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Stony Brook University West Campus. (Photo: GK tramrunner229/Wikimedia Commons)

Long Island Is Dying, Again

• February 27, 2014 • 10:48 AM

Stony Brook University West Campus. (Photo: GK tramrunner229/Wikimedia Commons)

Population change obscures more than it illuminates.

I’ve been down this road before. To be clear, I don’t think Long Island is dying. I’m satirizing the meme that Rust Belt cities are dying. The infamous Forbes magazine listicle from 2008:

The turmoil of the mortgage market granted a temporary reprieve from hearing about the woes of America’s Rust Belt. That doesn’t mean things are better. Despite a decade of national prosperity, the former manufacturing backbone of the U.S. is in rougher shape than ever, still searching for some way to replace its long-stilled smokestacks.

Where’s it worst? Ohio, according to our analysis, which racked up four of the 10 cities on our list: Youngstown, Canton, Dayton and Cleveland. The runner-up is Michigan, with two cities–Detroit and Flint–making the ranking.

These, and four other metropolitan statistical areas, as defined by the U.S. Census Bureau, face fleeing populations, painful waves of unemployment and barely growing economies. By our measure, they’ve struggled the worst of any areas in the nation in the 21st century. And they face even bleaker futures.

Emphasis added. First up for inspection is Canton, Ohio. “Fleeing populations” translates as -7,807 net migration since 2000 and +212 population change. Despite more people leaving than arriving, Canton grew. Conversely, Scranton, Pennsylvania, gained 2,431 migrants but lost 11,197 in population. Both places are “dying” because, in part, they “face fleeing populations.”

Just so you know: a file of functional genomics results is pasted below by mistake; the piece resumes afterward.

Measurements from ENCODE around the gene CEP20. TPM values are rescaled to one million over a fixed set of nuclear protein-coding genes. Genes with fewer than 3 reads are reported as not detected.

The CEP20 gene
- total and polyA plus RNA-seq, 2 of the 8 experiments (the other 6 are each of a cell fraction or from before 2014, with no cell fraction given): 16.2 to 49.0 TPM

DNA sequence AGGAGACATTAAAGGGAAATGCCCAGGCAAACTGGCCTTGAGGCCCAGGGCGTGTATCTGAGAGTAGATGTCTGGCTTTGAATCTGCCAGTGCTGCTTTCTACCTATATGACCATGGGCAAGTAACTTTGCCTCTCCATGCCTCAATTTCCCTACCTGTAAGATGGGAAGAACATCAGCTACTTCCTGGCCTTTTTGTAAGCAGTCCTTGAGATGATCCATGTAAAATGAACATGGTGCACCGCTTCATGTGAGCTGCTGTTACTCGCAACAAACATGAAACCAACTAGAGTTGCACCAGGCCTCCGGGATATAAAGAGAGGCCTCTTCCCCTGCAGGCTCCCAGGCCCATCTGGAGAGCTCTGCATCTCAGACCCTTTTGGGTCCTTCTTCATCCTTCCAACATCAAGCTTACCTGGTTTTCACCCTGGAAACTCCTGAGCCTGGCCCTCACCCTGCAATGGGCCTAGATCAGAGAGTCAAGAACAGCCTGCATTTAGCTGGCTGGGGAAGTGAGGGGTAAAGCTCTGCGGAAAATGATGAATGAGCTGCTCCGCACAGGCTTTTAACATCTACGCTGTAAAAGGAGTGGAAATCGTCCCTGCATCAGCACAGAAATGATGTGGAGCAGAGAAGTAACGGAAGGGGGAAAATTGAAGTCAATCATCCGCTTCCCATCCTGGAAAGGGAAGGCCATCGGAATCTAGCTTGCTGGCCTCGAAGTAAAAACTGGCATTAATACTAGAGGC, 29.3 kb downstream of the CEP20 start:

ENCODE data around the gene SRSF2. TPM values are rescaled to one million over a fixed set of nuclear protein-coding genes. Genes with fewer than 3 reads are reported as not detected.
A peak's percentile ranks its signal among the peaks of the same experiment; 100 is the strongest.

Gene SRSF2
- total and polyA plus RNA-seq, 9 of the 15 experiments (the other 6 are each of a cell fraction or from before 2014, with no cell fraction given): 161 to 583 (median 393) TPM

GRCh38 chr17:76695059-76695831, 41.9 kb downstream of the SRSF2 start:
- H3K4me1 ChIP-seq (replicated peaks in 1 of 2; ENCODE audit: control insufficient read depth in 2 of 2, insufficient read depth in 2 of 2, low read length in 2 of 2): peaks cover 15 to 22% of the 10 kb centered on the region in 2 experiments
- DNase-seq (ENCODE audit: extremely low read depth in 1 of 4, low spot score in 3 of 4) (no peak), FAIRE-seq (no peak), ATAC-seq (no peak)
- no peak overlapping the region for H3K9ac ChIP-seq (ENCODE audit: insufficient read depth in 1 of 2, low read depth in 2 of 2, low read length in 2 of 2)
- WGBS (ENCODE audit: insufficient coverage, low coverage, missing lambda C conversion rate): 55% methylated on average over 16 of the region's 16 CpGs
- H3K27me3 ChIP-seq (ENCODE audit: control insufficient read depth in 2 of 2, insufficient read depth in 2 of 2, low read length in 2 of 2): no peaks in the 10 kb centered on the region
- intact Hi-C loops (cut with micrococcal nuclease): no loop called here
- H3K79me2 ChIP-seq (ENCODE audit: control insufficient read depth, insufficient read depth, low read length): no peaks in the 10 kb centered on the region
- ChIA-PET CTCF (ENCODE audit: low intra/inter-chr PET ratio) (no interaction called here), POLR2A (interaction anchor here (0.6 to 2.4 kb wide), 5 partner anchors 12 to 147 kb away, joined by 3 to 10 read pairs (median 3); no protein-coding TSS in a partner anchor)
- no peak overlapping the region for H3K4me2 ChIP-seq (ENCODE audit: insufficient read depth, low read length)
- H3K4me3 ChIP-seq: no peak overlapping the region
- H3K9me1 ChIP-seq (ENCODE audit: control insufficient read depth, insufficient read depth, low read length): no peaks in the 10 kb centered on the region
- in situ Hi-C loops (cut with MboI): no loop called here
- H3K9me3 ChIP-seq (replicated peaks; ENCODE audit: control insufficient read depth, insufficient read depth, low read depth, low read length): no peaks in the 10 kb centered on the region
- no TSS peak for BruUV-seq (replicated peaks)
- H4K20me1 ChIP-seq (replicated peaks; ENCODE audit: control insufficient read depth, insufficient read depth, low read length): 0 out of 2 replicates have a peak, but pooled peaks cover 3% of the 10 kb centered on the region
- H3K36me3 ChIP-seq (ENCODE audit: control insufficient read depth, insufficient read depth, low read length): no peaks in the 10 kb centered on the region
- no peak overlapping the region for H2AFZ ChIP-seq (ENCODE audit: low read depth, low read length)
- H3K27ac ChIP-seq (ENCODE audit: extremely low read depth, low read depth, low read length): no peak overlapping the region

Newsweek was jealous and made its own list of dying cities in 2011. Pittsburgh rates:

Like several of the other cities on this list, Pittsburgh’s decline was not a product of the recent recession. Rather it began several decades ago as the U.S. steel industry started to decline. The city continued to lose residents throughout much of the 2000s, and perhaps more importantly, the number of young people living in this city continued to decline, signaling that Pittsburgh may still have a tough decade ahead.

Bravo, a brilliant demographic analysis. Population decline equals “dying.” Most people think that way. In fact, many equate less population with brain drain. That explains why regional economist Chris Briem had to correct locals about young adults fleeing Pittsburgh, in 2002:

A local obsession is the state of the population in Pittsburgh. In the year following the 2000 Census, recently released statistics from the Census Bureau show that the regional population has continued to decline. Local reaction follows a familiar pattern: Personal and public alarm bells go off. The air fills with cries of “What is wrong with our hometown?” and “What are we doing to change it?”

Before this process gets under way, however, realize one fact: The decline in the overall population does not mean that young people are leaving! In fact, it would appear that the exodus of the younger parts of the working-age population has abated almost entirely. …